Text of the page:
President Obama signed into law Tuesday a measure designed to strengthen national community service efforts by boosting federal funding for thousands of volunteers in fields ranging from clean energy to health care and education.
President Obama led a chorus of "Happy Birthday" for Sen. Ted Kennedy on Sunday night at the Kennedy Center, topping off a celebration of the senator's 77th birthday that featured a crowd of celebrities and political heavyweights.
Caroline Kennedy, who was widely considered the front-runner for an appointment to replace Hillary Clinton as U.S. senator from New York, will remove herself from consideration for that post, according to three Democratic sources.
Rarely has there been a year when so many things went out of style in such a short time: not just investment bankers, gas-guzzling vehicles, corporate jets, conspicuous consumption and political polarization, but also a whole generation.
In an interview with CNN's Larry King that will air at 9 p.m. ET Monday, Vice President-elect Joseph Biden discussed what role he will play in decision-making at the White House. Biden also said the U.S. will remove combat troops from Iraq within two years.
Judging by the screaming newspaper headlines and the steamy ecstasy of the gossip columns, people from other worlds might presume that it has already come to pass: that a woman who happens to be named Caroline Kennedy was pole-vaulted above the crowd and sent with magic wand and golden slippers to the U.S. Senate from New York, in the hope of saving the Empire State and bringing goodness to all its inhabitants.
Caroline Kennedy is on a public campaign for Sen. Hillary Clinton's Senate seat, which may make it difficult for New York Gov. David Paterson not to send President John F. Kennedy's only living child to Washington.
When Hillary Clinton announced in November 1999 that she was running for the U.S. Senate to replace the legendary Sen. Patrick Moynihan, she had never cast a single vote as an elected officeholder. She had never put forth an agenda the voters could use to decide whether she was the best candidate.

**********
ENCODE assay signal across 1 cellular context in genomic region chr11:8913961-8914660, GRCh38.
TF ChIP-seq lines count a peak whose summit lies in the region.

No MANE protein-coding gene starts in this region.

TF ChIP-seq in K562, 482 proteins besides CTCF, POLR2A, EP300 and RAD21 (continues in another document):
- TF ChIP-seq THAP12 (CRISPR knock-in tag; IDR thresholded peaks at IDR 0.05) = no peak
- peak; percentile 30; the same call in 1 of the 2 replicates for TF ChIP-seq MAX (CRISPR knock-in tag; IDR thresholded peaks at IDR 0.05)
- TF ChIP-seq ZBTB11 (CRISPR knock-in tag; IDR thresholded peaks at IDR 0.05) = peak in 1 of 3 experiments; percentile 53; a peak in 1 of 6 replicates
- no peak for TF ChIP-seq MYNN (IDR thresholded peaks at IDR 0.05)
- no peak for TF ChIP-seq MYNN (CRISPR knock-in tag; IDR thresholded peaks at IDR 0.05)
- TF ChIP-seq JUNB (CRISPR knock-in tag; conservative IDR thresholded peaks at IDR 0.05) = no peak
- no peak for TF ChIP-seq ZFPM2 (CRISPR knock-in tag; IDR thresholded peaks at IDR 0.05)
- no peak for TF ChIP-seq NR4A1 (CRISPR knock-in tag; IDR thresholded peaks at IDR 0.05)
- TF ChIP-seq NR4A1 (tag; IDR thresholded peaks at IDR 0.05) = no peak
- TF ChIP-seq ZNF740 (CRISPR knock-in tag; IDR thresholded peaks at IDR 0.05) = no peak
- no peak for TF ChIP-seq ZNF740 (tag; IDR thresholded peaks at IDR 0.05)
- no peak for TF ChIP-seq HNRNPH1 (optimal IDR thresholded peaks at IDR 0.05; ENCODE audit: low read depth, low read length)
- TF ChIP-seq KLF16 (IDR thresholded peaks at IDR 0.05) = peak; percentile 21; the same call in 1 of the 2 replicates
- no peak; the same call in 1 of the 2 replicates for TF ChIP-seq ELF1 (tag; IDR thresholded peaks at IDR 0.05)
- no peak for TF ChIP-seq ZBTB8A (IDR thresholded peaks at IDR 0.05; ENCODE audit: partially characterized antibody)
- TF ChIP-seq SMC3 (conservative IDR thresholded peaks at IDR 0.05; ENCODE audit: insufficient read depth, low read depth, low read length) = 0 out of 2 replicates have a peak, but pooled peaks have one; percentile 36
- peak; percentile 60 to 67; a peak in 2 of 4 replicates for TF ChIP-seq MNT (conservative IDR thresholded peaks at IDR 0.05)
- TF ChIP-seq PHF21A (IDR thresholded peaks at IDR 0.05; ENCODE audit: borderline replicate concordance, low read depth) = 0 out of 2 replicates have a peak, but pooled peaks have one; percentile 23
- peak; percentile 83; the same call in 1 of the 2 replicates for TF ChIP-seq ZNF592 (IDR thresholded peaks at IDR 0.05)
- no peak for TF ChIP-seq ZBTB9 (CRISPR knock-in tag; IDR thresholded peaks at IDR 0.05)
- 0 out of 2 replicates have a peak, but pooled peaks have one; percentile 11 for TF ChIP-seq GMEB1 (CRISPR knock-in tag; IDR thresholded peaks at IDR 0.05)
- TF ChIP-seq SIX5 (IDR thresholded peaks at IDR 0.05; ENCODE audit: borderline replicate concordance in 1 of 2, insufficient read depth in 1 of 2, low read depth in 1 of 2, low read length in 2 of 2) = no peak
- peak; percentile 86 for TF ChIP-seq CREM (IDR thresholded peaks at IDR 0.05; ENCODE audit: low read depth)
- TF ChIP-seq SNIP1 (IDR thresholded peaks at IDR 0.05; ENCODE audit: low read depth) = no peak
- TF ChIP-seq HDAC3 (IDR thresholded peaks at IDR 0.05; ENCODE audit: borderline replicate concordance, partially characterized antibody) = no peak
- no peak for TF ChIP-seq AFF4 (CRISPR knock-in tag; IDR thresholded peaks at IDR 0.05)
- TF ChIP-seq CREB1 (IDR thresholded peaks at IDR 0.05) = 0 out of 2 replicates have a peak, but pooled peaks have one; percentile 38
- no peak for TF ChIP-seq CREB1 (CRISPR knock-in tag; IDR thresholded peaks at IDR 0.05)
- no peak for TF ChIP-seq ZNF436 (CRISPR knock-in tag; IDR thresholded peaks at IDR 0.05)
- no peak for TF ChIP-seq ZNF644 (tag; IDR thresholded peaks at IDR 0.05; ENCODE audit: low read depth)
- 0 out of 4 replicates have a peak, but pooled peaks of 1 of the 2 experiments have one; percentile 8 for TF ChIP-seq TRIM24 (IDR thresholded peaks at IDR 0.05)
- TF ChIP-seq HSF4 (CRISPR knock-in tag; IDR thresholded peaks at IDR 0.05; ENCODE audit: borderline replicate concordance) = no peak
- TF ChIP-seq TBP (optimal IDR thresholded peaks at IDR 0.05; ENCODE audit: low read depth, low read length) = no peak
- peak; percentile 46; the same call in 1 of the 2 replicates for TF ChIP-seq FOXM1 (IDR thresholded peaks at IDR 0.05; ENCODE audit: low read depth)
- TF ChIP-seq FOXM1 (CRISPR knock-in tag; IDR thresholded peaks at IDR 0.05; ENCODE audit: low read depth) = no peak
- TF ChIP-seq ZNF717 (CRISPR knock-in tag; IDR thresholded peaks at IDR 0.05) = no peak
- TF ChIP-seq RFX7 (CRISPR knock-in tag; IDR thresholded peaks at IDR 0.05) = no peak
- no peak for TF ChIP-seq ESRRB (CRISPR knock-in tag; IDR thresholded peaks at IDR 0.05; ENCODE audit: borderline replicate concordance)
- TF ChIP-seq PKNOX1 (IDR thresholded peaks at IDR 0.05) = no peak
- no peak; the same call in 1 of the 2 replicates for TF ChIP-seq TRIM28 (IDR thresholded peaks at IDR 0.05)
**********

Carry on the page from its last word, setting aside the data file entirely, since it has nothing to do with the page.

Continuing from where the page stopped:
With Sen. Hillary Clinton's expected appointment as secretary of state, women are at risk of seeing a decrease in their representation in the Senate -- and some are putting pressure on New York Gov. David Paterson to make sure that does not happen.
Caroline Kennedy, who spent most of her life looking to steer clear of the spotlight, is capping off a year of unusually public -- and political -- activity with interest in the Senate seat that would be vacated by Secretary of State-designate Hillary Clinton.
Sen. Edward Kennedy declared there was "new hope" for the nation in his surprise appearance at the Democratic National Convention, while Michelle Obama addressed critics of her patriotism and stressed her love for the country.
The day after Jim Johnson resigned from Sen. Barack Obama's vice presidential candidate vetting committee, Sen. John McCain set his sights on Eric Holder, one of the two remaining members of the committee.
Sen. Barack Obama, the newly minted presumed Democratic presidential nominee, said Wednesday that it was "very humbling" to be the the first African-American to lead a major party's ticket and expressed confidence the party would unify behind him.
It's a shame Brown University coach Craig Robinson is so busy. With his unique expertise, Robinson could teach a fascinating course in time management. Who is more qualified to talk about the rare balancing act between a college basketball season and a presidential campaign?
As that "great determinator" Super Tuesday quickly draws near, some new high-powered celebrity endorsements – as well as additional bolstering by loyal top-name supporters – are adding further rhetoric to the race.
Some rarely seen pictures of President John F. Kennedy, his wife, Jacqueline, and their family will be among the items sold at auction by the late president's daughter, Caroline Kennedy Schlossberg, in February, Sotheby's auction house said Tuesday.
Caroline Kennedy Schlossberg, daughter of President John F. Kennedy joined Sen. John Kerry at a campaign rally in Milwaukee, Wisconsin, Friday, the latest high-profile woman to stump with the Democratic candidate.